Additionally, the task force called on diagnostic re-validation studies of behavioral health issues other than PTSD.
On March 5, the secretary signed implementation guidance for the corrective action plan, which contains the task force’s recommendations. Quarterly progress reports on the plan will be delivered to the secretary and most recommendations are expected to be implemented within a year, he said.
Over the last few years, the Army has about doubled the number of its behavioral health care providers, Horoho said. Health care providers include civilian and military social workers, behavioral health technicians, physical therapists, psychologists and psychiatrists.
Not only has there been an increase in providers, those providers have been placed where they are needed most, she said, citing examples of embedded health care teams in Afghanistan and within brigade combat teams. The Army plans to continue with the expansion, she said, with the goal of embedding the teams within other units that are not brigade combat teams, or BCTs.
“We want to get behavioral health care out of brick and mortar and into the Soldier’s lifespace,” she said. “Soldiers are then more likely to seek behavioral health and other wellness care.”
Lt. Gen. Howard B. Bromberg, deputy chief of staff, G-1, echoed Horoho’s enthusiasm for the embeds, adding that the value of health care embeds is not just in relationship building with Soldiers, but also in building close relationships with commanders. He said the health care providers can advise the commanders and help bring about cultural change associated with the stigma of seeking help for behavioral conditions.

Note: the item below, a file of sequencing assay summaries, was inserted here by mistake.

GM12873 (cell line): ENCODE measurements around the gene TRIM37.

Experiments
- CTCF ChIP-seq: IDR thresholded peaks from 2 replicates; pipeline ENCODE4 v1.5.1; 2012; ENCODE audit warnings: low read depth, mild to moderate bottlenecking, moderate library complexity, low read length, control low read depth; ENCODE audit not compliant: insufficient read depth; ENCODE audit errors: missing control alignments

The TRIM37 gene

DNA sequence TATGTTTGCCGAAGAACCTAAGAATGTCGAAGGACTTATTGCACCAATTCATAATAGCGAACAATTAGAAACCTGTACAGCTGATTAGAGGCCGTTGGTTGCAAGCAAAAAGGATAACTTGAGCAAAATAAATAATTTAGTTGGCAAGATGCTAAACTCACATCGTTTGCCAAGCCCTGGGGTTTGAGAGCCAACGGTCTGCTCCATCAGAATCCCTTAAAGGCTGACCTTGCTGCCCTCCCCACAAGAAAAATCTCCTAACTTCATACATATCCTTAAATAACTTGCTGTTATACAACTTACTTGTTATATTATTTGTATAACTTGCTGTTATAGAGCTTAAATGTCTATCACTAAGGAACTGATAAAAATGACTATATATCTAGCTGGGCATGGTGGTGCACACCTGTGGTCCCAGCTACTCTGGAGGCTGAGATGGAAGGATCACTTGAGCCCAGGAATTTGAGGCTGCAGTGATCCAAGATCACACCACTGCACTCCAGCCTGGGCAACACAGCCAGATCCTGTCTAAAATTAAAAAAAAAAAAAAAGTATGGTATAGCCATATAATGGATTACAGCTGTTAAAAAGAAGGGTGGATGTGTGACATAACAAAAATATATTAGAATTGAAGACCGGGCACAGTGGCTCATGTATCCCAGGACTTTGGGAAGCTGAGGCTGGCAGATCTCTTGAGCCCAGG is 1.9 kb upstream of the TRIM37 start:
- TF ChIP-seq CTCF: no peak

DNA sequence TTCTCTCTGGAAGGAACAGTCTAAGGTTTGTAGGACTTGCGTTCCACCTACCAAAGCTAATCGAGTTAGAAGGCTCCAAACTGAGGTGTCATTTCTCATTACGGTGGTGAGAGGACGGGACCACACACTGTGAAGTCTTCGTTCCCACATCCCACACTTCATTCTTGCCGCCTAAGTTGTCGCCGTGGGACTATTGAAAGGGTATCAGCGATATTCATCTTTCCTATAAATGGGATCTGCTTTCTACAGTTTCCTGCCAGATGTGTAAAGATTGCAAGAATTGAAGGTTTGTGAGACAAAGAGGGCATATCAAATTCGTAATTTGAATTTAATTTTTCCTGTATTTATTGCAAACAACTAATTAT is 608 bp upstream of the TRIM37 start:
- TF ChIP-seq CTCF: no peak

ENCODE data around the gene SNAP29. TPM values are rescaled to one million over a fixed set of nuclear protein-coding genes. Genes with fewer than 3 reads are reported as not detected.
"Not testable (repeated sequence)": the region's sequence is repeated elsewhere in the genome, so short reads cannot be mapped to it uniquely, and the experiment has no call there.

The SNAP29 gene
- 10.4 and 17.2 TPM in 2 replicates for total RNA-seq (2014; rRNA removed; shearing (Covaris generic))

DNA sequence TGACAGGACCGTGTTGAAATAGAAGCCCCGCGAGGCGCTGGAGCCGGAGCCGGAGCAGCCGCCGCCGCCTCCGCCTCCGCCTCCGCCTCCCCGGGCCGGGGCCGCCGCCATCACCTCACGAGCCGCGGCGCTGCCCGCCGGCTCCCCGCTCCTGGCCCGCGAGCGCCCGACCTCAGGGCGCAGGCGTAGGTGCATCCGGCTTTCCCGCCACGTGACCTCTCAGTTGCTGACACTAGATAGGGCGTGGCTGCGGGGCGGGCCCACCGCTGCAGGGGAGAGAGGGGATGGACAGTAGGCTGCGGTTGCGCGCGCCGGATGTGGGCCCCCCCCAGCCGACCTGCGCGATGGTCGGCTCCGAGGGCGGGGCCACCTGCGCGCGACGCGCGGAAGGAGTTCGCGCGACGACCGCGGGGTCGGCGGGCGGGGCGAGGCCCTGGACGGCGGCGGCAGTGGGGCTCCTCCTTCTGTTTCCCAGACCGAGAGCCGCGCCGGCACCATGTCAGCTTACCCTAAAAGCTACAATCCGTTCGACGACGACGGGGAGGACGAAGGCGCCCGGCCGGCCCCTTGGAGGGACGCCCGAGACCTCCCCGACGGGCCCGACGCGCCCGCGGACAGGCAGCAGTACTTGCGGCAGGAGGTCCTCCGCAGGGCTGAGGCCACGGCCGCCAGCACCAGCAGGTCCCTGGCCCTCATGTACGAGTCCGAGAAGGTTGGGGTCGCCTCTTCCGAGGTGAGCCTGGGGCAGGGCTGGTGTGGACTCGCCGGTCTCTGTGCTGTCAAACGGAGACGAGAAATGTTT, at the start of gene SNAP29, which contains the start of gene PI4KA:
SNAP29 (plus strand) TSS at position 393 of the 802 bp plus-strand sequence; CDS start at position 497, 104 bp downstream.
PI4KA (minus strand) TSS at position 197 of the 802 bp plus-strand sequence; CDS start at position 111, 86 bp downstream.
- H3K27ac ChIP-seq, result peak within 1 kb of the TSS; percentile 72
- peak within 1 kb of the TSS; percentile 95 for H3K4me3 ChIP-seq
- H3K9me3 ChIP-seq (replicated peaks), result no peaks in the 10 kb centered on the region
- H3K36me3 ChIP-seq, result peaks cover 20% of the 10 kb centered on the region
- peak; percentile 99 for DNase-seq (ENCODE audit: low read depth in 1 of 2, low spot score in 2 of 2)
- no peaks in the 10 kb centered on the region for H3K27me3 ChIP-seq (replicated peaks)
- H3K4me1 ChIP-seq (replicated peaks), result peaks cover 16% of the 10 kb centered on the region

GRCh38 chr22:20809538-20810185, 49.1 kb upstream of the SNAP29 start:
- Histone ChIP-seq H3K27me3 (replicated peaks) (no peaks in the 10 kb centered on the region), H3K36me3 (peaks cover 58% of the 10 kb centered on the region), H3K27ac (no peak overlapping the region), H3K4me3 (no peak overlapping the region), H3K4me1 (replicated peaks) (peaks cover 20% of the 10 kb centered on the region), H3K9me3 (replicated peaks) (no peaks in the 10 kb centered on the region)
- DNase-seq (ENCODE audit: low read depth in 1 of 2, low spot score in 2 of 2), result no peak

Commanders are looking at behavior health in a new light, said Bromberg, who has overall responsibility for Soldier personnel readiness and management and is the lead for IDES. They are including behavioral health plans on their priority checklist right alongside ammunition, training and other requirements, he said.
Bromberg acknowledged that the “system is complicated and can be frustrating at times for Soldiers and their families who are going through the disability system.” However, he said the process has improved since the IDES system was instituted Army-wide in 2010.
As recently as 18 months ago, the administration of behavioral health was largely done with paperwork, he said. Now, electronic systems are used. Collaboration with the VA has also improved and Army services are now often collocated with those of the VA.
Just a few years ago, Soldiers would sometimes have to wait 12 to 18 months for disability payments. Now, their first checks often arrive within 30 days, he said.
Soldiers can also be their own advocates, he added. Throughout the IDES process, they have the right to rebut findings and seek second opinions if they disagree with particular diagnoses, he said.